Entity(this.id, this.name);
}
@serializable
class Entity extends Base with Dataclass<Person> {

  final String name;

  Entity({
    required super.id,
    required this.name
  });
}

The super field can have annotations

The super parameter must have a formal base definition

The super parameter must end up as a formal parameter in the superclasses constructor. Recursive backing fields or getters are not allowed in this case.

@serializable
class Entity with Dataclass<Person> {

  final String id;

  Entity(String? id) : this.id = id ?? Uuid().v4();
}

Annotations go on the field

Annotations for fields must be placed on the field itself, not on the constructor parameter.

@serializable
class Entity with Dataclass<Person> {

  String? _id;

  Entity(String? id) {
    _id = id;
  }

  String get id => _id ??= Uuid().v4();
}

Annotations go on the getter

Annotations for fields must be placed on the getter itself, not on the constructor parameter.

Restrictions

To make your serializable classes work with the serialization system, you must follow a few restrictions (to read more about the restrictions, expand the region below).

No Class-Level Generics

You cannot use generics on the class level. This is due to the fact that the generator generates a structure definition for your class, which erases all generic information which is not used in the fields of your class.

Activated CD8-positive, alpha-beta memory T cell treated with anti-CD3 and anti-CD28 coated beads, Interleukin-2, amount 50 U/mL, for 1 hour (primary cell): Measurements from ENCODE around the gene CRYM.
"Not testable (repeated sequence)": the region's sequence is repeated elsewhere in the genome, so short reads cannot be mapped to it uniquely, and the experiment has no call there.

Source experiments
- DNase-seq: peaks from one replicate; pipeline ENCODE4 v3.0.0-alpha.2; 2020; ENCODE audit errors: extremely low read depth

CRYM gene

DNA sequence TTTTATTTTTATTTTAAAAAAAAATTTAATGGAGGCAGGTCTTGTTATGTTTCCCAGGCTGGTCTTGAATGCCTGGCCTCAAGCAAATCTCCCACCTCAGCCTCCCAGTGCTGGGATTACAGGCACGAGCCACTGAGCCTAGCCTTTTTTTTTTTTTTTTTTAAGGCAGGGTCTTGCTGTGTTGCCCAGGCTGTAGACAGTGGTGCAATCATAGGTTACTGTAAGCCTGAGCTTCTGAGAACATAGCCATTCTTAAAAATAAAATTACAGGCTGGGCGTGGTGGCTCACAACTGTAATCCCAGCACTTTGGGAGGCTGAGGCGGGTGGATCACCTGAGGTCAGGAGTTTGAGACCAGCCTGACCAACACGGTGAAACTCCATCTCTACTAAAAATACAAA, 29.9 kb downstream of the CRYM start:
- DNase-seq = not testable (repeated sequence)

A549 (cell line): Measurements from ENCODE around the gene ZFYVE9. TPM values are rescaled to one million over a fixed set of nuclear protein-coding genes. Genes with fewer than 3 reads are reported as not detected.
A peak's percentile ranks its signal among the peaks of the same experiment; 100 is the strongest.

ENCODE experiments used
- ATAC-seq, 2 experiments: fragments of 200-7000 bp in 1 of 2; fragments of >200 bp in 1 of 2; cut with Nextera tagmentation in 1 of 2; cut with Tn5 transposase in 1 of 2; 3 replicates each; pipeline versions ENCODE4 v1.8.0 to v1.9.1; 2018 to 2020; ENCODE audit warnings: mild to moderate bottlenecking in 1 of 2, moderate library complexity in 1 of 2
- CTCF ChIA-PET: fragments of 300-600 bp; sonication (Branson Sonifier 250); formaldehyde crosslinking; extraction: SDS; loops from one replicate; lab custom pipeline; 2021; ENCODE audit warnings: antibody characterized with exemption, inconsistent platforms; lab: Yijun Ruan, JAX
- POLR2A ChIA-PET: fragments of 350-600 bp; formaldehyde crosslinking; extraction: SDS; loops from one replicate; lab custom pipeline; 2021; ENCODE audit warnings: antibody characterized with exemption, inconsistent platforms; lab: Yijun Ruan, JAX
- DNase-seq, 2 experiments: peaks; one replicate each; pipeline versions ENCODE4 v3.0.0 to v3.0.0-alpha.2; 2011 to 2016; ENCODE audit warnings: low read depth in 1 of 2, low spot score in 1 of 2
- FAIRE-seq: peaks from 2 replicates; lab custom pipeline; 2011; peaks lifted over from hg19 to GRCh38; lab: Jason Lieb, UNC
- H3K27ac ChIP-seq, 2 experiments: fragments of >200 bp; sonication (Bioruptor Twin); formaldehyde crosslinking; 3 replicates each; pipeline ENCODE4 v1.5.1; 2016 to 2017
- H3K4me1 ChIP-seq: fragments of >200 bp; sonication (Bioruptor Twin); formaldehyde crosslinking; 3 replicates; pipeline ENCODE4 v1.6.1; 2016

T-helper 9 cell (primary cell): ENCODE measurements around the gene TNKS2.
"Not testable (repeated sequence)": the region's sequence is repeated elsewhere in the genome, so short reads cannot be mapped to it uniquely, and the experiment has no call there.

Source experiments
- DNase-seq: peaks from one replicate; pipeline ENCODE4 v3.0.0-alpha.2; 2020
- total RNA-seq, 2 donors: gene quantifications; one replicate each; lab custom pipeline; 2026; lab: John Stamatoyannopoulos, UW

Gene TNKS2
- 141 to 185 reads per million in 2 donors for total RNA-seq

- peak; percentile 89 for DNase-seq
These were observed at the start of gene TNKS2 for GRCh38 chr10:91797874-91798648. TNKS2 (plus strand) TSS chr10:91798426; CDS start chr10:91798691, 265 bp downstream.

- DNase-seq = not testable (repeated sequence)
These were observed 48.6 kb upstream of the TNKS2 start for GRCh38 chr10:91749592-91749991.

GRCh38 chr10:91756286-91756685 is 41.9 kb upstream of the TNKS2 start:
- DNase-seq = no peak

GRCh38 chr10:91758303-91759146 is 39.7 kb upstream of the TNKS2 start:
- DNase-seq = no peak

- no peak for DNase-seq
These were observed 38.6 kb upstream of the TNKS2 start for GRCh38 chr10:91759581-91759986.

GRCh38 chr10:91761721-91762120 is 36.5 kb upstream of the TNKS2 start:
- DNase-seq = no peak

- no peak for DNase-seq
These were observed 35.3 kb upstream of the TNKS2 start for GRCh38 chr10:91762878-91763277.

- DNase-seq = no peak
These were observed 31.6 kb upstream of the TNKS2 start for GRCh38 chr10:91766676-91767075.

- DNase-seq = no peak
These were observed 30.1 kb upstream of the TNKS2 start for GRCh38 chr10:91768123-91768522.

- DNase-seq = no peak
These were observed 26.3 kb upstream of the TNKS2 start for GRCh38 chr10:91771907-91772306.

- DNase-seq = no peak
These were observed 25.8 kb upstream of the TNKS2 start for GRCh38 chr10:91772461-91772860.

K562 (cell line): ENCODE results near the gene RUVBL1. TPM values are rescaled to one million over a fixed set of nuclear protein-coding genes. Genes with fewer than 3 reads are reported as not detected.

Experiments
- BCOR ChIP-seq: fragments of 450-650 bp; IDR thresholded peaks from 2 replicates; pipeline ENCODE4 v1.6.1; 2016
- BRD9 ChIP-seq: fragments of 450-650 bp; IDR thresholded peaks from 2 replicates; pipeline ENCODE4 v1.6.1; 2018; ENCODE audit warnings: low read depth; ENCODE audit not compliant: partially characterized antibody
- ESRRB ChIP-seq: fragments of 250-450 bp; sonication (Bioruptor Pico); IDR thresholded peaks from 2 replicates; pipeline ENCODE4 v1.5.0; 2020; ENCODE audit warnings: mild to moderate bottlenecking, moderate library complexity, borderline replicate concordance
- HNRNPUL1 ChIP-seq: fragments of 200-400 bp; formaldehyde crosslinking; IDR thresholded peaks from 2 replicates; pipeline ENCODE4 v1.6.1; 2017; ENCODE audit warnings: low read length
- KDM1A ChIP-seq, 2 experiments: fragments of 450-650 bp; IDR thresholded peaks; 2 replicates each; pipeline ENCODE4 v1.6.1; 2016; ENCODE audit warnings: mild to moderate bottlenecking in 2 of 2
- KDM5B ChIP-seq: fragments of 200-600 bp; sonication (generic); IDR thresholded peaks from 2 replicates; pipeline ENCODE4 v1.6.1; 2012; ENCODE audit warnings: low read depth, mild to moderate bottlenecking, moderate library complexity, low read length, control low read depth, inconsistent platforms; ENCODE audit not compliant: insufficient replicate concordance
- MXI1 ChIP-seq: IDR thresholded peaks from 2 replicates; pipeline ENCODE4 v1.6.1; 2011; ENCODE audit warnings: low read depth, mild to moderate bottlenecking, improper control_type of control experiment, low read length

Generics on fields are allowed, though!

Don't use Records

You cannot use records as field types. This is due to the fact that records can't be easily represented by the structure format and make the overall system more unnecessarily complex and possible generated model schemas obscure.

Types inside Field-Generics can't be nullable

You cannot use generic field types with nullable type arguments, as the type tree does not store the nullability of the type arguments. If you require nullable items, consider using the Optional<T> type instead, which is a wrapper for nullable types.

In practice, this means that you can't use List<String?> but you can use List<Optional<String>>.

The root type of the field can be nullable!
List<String>? is perfectly fine without any changes.

All leaf types must be serializable

All fields of your serializable class must be serializable recursively themselves. For sealed classes for example, this means that all possible subclasses must be serializable. This also means, that they need to be marked as @serializable if they don't have a custom converter registered.
See Polymorphism for more information.

Parameters must either be formal or have a backing member with the same name

All parameters of your constructor must either be formal parameters (this./super.) or have a backing member with the same name. This class member can either be a field or a getter.

Terminology: Leaf Type

Objects which are possible terminal values of a type boundary are referred to as leaf types. In practice, this refers to the runtimeType of the object in question.

If you have a field of type Animal, Animal is the type boundary and possible leaf types would be Dog or Cat. For DOGs, this would mean Dog and Cat need to be serializable.

Modifications

You can use the automatically generated builder to modify serializable classes easily. Depending on your prefer code style, you can use either the imperative or lambda builder.

var built = person.rebuild((builder) => builder
  ..name = "Alex"
  ..age = 22
);
var builder = person.toBuilder();
builder.name = "G√ľnter";
builder.age = 25;
var obj = builder.build();

Availability

The builder is only available for dataclasses and basic serializable classes.